How do I Choose the Best Indoor Houseplants?

Jessica Ellis
Jessica Ellis

Even without an outdoor space, it is perfectly possible to grow a garden indoors. Whether flowers, ferns, or cacti are preferred, the ceiling is the limit with indoor houseplants. Choosing indoor houseplants will largely be dependent on the space available and lifestyle of the gardener. With a little forethought, the whole home can be decked out in the glory of indoor flora.

Houseplant fertilizer.
Houseplant fertilizer.

Determining how much light is available may be the first consideration when choosing indoor houseplants. All plants require some sunlight in order to grow, but some are shade lovers while others need several hours of strong light each day. Spend a few days observing windows and skylights in order to determine how much direct light beams through and at what time of day. Most plants feature information regarding how much light is required, so choose accordingly. If plants look a little droopy or are not growing, consider placing them on the porch or in direct sunlight for a short time each day to stimulate their growth.

Ferns require minimal upkeep and are easy to grow indoors.
Ferns require minimal upkeep and are easy to grow indoors.

Everyone has a busy schedule, and few people have the time or skill to be a full-time gardener. When choosing houseplants, consider how much time they will require and how consistent your schedule is. Some plants require a constant level of pH and moisture, and may need watering at specific times of day. For the truly busy or forgetful, remember: cacti can live several weeks without water, and go well with southwestern or modern decor.

Plants are complicated, living things and many have complex defense mechanisms such as poisonous leaves or berries. If the house is frequented by pets and small children liable to snack on anything available, avoid choosing indoor houseplants that can cause harm. When purchasing plants, look carefully for any poison warnings and consult nursery or garden center employees to find out which plants might be harmful to the casual nibbler.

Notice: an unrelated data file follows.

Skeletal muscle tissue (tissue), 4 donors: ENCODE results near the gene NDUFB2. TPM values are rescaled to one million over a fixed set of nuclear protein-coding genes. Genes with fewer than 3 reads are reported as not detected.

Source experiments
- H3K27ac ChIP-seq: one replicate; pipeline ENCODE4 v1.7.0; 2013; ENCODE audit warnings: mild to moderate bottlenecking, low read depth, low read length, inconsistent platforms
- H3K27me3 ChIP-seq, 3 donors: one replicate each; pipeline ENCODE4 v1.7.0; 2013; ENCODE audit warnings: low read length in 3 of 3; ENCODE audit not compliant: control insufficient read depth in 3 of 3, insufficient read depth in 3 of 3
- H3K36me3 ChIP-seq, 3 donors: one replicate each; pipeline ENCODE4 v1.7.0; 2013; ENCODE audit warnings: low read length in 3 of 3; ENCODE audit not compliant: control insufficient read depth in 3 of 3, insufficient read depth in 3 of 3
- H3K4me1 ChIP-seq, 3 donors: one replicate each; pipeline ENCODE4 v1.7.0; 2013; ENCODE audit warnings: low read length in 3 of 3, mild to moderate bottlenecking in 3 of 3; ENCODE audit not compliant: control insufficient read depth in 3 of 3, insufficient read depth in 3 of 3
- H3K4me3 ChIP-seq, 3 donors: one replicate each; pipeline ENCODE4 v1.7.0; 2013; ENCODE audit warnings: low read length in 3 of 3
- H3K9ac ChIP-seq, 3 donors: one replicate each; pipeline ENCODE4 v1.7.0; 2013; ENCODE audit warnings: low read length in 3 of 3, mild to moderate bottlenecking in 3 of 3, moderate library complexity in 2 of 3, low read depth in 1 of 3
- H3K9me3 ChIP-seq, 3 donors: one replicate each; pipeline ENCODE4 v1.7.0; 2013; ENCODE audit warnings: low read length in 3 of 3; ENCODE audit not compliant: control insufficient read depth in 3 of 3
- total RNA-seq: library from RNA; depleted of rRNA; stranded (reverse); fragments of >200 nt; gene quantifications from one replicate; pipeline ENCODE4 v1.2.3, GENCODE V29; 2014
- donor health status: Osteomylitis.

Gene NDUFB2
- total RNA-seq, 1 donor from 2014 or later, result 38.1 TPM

When planning an indoor garden in a small place, try thinking of plants as you would about lamps and light fixtures. Trees such as rubber plants are like floor lamps, and will need to sit on the floor. Trailing vines and ferns, on the other hand, can be like chandeliers and hang down from the ceiling in baskets. Choosing indoor houseplants that create different planting levels will allow the effective utilization of space as well as give a nuanced and layered look.

Remember that while choosing indoor houseplants is about expressing personal taste, it is also about having rooms full of thriving plants rather than showy blossoms that have been accidentally killed. By choosing according to the skills of the gardener and the capabilities of the space, a healthy, bountiful indoor garden can be ensured. Starting out with simple varieties such as succulents rather than needy tropical palms and ferns can help a novice gain skills and confidence, all while maintaining a healthy, verdant household of plants.

Jessica Ellis
Jessica Ellis

With a B.A. in theater from UCLA and a graduate degree in screenwriting from the American Film Institute, Jessica is passionate about drama and film. She has many other interests, and enjoys learning and writing about a wide range of topics in her role as a wiseGEEK writer.

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